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Stitched Wounds

Palestinian artist Steve Sabella discusses his new book, Parachute Paradox, in which he explores the concept of liberating the imagination

In Parachute Paradox, Berlin-based Palestinian artist Steve Sabella discusses life in Jerusalem, the occupation of Palestine and ultimately reaching liberation of the imagination. For Sabella, art is the path to liberation, and recently writing has become a significant part of his work. When he left Jerusalem and moved to London in 2007, he still felt the occupation to be dwelling in his body and consciousness.

When did you first realise you wanted to write this book?

I actually wanted to write this book when I was 20 — it just took 17 years for me to decide to pick up my pen, or in this case open my laptop. In November 2012, there was a moment when I felt I had achieved personal liberation and I wanted to shout that out to the whole world.

What sort of issues do you delve into regarding the Israeli-Palestinian occupation?

The book looks critically at both sides, all from first-hand experience. But at the core is an investigation into the colonisation of the imagination, where the colonised can no longer think or even dream independently from the occupier. The occupation of the land is obvious, but the colonisation of the imagination seems to be mostly invisible. But if Palestinians can no longer imagine living in freedom, then we definitely have a deeper dilemma to solve. If anything, I hope the book brings back agency to the individual, through self-liberation. Once the mind is liberated nothing is impossible.

What was the hardest chapter to write?

Chapter 8, on my daughter Cécile Elise. I was scared that I would not be able to convey the immeasurable amount of love that I have for her. The chapter details the first few years of her life, when we lived in Jerusalem, and were not able to communicate with spoken language. But while we lived in London we found a new language, the language of exile. We started to build our own world. I struggled with this chapter because I had to convey feelings that had no words. It’s a chapter on love and loss, on eternal exile and the search for home.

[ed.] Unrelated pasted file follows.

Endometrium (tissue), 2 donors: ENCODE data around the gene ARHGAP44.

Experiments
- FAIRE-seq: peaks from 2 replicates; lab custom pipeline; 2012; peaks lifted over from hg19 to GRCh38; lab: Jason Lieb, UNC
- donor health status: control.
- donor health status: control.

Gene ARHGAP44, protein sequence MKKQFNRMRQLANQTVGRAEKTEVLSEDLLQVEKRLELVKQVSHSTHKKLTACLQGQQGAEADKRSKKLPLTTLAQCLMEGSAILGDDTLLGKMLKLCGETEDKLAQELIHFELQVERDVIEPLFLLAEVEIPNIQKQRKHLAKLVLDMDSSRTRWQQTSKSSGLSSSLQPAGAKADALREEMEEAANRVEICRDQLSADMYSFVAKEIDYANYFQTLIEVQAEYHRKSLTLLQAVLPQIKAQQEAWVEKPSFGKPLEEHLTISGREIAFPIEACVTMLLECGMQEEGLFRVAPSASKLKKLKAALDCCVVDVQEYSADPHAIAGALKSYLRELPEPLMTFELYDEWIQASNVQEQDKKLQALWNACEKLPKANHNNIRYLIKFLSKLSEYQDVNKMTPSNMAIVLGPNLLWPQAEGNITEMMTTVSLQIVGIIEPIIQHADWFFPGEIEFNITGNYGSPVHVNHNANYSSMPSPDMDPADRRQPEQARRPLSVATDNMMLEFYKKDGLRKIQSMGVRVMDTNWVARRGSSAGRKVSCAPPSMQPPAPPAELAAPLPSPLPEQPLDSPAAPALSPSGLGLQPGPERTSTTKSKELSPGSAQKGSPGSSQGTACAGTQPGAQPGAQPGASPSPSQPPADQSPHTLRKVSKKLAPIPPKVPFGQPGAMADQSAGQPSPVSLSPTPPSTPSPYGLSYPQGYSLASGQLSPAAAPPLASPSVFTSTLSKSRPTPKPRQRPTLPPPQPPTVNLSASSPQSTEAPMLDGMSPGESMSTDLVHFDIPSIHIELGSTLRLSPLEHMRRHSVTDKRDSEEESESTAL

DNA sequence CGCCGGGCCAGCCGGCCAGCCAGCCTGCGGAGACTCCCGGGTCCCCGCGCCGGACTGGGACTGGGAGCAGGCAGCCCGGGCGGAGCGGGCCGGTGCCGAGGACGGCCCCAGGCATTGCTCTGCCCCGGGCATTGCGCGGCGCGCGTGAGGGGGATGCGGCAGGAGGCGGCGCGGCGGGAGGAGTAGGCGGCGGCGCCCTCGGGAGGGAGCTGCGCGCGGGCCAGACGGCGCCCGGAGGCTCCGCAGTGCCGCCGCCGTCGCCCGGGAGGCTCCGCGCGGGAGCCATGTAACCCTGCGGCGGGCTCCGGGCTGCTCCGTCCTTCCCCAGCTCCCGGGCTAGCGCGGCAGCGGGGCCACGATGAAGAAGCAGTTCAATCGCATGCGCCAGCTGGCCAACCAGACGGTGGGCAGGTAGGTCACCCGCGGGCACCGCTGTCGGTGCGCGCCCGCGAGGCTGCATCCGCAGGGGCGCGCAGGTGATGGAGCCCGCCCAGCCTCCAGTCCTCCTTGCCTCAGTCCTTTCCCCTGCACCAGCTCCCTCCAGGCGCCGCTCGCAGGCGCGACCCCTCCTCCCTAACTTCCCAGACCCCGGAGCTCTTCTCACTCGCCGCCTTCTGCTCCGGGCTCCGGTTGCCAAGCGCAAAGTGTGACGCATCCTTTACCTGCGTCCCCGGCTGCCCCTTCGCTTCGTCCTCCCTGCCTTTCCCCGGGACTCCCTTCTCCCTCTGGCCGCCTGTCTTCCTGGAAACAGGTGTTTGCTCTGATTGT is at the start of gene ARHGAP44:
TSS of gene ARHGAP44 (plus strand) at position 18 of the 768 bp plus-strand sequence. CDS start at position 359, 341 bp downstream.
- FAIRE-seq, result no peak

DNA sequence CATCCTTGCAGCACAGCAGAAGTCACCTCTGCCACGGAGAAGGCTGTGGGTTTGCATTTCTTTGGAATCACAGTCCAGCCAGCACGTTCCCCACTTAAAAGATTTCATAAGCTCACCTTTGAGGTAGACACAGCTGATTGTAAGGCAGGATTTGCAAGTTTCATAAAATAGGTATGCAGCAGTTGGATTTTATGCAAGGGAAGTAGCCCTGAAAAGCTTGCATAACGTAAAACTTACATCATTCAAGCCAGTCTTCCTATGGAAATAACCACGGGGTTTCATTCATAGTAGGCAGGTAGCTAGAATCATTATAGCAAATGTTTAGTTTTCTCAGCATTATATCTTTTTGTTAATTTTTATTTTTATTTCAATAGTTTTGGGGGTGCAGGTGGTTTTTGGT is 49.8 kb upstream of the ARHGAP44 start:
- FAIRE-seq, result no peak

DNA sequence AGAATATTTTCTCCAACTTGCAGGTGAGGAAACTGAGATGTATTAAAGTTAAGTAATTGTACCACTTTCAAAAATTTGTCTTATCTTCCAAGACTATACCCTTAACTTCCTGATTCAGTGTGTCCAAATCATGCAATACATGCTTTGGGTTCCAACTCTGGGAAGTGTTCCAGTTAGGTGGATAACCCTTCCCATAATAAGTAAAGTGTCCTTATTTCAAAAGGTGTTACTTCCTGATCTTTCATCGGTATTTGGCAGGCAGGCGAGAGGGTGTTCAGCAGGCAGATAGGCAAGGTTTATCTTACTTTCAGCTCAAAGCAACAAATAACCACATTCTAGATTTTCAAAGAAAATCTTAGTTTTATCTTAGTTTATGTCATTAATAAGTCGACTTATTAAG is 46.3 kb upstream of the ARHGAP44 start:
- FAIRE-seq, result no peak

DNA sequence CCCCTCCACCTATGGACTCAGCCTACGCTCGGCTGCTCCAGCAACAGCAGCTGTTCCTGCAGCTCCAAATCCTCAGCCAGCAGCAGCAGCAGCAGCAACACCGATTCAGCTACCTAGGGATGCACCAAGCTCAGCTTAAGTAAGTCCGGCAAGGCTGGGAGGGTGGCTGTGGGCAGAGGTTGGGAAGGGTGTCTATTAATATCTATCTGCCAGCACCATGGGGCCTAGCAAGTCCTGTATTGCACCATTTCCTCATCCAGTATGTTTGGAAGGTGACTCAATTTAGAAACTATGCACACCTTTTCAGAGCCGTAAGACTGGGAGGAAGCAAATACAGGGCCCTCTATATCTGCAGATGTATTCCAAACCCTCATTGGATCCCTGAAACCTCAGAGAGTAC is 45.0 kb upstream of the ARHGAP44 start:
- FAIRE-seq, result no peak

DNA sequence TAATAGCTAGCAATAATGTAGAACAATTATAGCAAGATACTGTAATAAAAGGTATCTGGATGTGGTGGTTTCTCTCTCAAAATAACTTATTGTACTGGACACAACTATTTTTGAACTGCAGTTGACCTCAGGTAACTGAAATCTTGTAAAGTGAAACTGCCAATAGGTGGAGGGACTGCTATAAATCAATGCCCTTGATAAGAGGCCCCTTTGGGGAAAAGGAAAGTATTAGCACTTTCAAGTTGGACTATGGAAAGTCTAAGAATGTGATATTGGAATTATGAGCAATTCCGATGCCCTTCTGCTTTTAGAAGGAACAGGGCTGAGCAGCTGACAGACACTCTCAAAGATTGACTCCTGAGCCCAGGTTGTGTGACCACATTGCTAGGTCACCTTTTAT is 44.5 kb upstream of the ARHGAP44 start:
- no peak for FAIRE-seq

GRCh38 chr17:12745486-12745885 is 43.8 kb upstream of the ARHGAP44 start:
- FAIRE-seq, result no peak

What do you hope to accomplish by publishing this book?

Many people ask me this question. From the perspective of an artist, I always like to share how I look at the world and perceive it. When I don’t share this creative energy it gets stagnant within me and I get sick. When I’m done with a project I always feel liberated. And with this book in particular, it seems to target Palestine and Israel and calls for the end of the brutal occupation. It also deals with the reality that we all live under systems that dictate to us how to live, think and even imagine. I want everyone who reads it to feel that our imaginations are free. I want them to consider what I’m convinced of today, that imagination and reality are two sides of the same coin, and that we create our own realities.


A version of this article appeared in print in Selections, The Performing Arts Issue #39, pages 116-117

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Corinne Martin is a Lebanese-American writer, artist, curator, and independent art consultant in Dubai. She is a graduate of the University of Houston Fine Arts Program. She has curated exhibitions, had her art exhibited across the Middle East, and has interviewed the region’s most successful creatives.

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